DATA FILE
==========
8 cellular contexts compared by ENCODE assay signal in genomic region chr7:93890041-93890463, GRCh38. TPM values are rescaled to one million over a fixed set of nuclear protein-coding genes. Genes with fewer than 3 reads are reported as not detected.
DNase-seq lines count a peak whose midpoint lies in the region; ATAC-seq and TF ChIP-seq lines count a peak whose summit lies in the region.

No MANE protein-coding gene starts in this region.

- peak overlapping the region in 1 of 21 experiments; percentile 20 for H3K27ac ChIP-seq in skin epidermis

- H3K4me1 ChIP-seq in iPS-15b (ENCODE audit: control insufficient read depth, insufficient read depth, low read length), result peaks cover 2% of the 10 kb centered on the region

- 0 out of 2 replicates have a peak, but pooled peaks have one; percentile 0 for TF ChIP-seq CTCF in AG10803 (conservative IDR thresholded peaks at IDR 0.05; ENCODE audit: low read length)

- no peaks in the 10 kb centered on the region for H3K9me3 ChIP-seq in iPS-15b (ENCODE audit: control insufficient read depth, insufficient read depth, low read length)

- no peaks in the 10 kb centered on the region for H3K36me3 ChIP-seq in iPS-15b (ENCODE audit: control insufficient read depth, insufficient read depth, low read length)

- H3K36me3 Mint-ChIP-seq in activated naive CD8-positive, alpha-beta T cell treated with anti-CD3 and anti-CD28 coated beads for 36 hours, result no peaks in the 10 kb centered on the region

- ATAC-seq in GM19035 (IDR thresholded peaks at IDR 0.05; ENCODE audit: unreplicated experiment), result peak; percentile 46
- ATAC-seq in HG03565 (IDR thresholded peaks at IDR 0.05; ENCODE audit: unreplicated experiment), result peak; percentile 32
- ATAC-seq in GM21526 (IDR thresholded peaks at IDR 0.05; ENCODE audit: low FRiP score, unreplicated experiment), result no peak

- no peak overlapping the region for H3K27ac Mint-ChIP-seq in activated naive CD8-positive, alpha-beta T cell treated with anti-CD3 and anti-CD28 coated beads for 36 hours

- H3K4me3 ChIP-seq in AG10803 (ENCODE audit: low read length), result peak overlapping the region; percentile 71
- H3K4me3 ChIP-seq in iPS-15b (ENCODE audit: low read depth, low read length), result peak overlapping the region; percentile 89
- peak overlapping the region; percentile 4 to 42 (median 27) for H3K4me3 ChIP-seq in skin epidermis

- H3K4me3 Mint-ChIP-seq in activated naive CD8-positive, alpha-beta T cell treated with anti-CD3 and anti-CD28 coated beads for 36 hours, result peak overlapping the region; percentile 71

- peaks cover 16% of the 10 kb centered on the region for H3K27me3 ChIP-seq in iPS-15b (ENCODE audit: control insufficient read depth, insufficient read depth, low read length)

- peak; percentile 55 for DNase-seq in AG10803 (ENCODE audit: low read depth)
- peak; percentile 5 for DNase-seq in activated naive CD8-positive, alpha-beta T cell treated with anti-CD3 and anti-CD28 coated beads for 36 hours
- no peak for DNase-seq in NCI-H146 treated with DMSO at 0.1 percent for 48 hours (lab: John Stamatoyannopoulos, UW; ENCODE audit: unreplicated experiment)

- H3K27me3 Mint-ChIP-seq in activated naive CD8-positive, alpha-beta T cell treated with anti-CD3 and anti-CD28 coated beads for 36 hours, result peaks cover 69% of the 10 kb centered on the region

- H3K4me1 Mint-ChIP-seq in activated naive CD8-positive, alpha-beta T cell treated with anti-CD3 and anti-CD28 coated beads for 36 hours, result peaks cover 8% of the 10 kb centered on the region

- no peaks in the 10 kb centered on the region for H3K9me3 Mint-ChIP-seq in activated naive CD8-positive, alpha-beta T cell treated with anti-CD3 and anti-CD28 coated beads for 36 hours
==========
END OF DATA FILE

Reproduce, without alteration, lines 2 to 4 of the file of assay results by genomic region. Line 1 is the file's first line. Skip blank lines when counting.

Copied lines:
DNase-seq lines count a peak whose midpoint lies in the region; ATAC-seq and TF ChIP-seq lines count a peak whose summit lies in the region.

No MANE protein-coding gene starts in this region.

- peak overlapping the region in 1 of 21 experiments; percentile 20 for H3K27ac ChIP-seq in skin epidermis